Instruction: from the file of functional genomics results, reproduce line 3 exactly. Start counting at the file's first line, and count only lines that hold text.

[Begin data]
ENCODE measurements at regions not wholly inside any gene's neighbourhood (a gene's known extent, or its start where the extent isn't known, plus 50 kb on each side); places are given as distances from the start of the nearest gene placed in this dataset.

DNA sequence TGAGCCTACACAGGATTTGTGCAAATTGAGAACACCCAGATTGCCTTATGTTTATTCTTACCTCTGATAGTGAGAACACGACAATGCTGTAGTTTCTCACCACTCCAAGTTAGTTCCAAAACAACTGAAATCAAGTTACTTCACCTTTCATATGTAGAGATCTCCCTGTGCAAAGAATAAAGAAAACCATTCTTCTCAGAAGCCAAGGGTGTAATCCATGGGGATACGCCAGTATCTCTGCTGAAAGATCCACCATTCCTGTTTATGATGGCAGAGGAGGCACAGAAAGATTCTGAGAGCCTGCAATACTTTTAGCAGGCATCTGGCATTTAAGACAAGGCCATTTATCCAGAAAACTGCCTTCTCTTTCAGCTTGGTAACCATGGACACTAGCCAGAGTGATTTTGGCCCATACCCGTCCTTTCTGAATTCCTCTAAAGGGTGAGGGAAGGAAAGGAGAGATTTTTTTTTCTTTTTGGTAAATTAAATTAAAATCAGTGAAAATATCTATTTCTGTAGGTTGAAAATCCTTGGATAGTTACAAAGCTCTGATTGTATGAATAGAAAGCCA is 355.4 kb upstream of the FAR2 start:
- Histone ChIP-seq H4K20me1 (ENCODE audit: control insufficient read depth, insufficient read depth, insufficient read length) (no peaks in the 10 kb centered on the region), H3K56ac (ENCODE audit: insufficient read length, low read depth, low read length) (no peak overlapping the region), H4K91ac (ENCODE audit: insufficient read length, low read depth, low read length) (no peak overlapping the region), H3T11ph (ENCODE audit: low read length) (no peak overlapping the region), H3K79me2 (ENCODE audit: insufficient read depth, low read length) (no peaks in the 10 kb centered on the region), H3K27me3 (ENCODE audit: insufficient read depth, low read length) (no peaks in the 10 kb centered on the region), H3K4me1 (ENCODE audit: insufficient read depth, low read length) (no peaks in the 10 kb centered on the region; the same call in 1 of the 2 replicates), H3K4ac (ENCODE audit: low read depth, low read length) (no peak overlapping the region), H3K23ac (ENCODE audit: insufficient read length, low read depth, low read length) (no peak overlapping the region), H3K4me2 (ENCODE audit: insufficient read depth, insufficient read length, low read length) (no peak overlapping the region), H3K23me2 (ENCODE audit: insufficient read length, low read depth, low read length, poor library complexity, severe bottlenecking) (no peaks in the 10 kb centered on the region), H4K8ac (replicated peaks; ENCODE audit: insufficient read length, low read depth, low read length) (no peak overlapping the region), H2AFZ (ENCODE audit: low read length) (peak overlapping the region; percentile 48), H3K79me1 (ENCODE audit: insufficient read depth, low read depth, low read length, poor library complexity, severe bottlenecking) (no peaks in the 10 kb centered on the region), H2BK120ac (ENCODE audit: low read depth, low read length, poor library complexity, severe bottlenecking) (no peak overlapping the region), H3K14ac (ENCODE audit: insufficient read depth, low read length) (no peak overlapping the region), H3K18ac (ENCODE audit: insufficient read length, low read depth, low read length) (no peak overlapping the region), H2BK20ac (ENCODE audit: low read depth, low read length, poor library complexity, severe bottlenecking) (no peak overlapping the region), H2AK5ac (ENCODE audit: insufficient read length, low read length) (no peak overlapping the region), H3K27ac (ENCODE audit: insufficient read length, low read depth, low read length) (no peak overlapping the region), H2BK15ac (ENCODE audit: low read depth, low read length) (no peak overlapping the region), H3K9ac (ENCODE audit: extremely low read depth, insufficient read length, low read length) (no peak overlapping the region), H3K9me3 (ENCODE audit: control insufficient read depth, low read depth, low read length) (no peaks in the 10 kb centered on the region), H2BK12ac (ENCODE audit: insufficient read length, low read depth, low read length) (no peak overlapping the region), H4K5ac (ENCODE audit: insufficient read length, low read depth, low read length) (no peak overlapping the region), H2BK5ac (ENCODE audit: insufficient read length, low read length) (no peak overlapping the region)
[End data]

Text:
- Histone ChIP-seq H4K20me1 (ENCODE audit: control insufficient read depth, insufficient read depth, insufficient read length) (no peaks in the 10 kb centered on the region), H3K56ac (ENCODE audit: insufficient read length, low read depth, low read length) (no peak overlapping the region), H4K91ac (ENCODE audit: insufficient read length, low read depth, low read length) (no peak overlapping the region), H3T11ph (ENCODE audit: low read length) (no peak overlapping the region), H3K79me2 (ENCODE audit: insufficient read depth, low read length) (no peaks in the 10 kb centered on the region), H3K27me3 (ENCODE audit: insufficient read depth, low read length) (no peaks in the 10 kb centered on the region), H3K4me1 (ENCODE audit: insufficient read depth, low read length) (no peaks in the 10 kb centered on the region; the same call in 1 of the 2 replicates), H3K4ac (ENCODE audit: low read depth, low read length) (no peak overlapping the region), H3K23ac (ENCODE audit: insufficient read length, low read depth, low read length) (no peak overlapping the region), H3K4me2 (ENCODE audit: insufficient read depth, insufficient read length, low read length) (no peak overlapping the region), H3K23me2 (ENCODE audit: insufficient read length, low read depth, low read length, poor library complexity, severe bottlenecking) (no peaks in the 10 kb centered on the region), H4K8ac (replicated peaks; ENCODE audit: insufficient read length, low read depth, low read length) (no peak overlapping the region), H2AFZ (ENCODE audit: low read length) (peak overlapping the region; percentile 48), H3K79me1 (ENCODE audit: insufficient read depth, low read depth, low read length, poor library complexity, severe bottlenecking) (no peaks in the 10 kb centered on the region), H2BK120ac (ENCODE audit: low read depth, low read length, poor library complexity, severe bottlenecking) (no peak overlapping the region), H3K14ac (ENCODE audit: insufficient read depth, low read length) (no peak overlapping the region), H3K18ac (ENCODE audit: insufficient read length, low read depth, low read length) (no peak overlapping the region), H2BK20ac (ENCODE audit: low read depth, low read length, poor library complexity, severe bottlenecking) (no peak overlapping the region), H2AK5ac (ENCODE audit: insufficient read length, low read length) (no peak overlapping the region), H3K27ac (ENCODE audit: insufficient read length, low read depth, low read length) (no peak overlapping the region), H2BK15ac (ENCODE audit: low read depth, low read length) (no peak overlapping the region), H3K9ac (ENCODE audit: extremely low read depth, insufficient read length, low read length) (no peak overlapping the region), H3K9me3 (ENCODE audit: control insufficient read depth, low read depth, low read length) (no peaks in the 10 kb centered on the region), H2BK12ac (ENCODE audit: insufficient read length, low read depth, low read length) (no peak overlapping the region), H4K5ac (ENCODE audit: insufficient read length, low read depth, low read length) (no peak overlapping the region), H2BK5ac (ENCODE audit: insufficient read length, low read length) (no peak overlapping the region)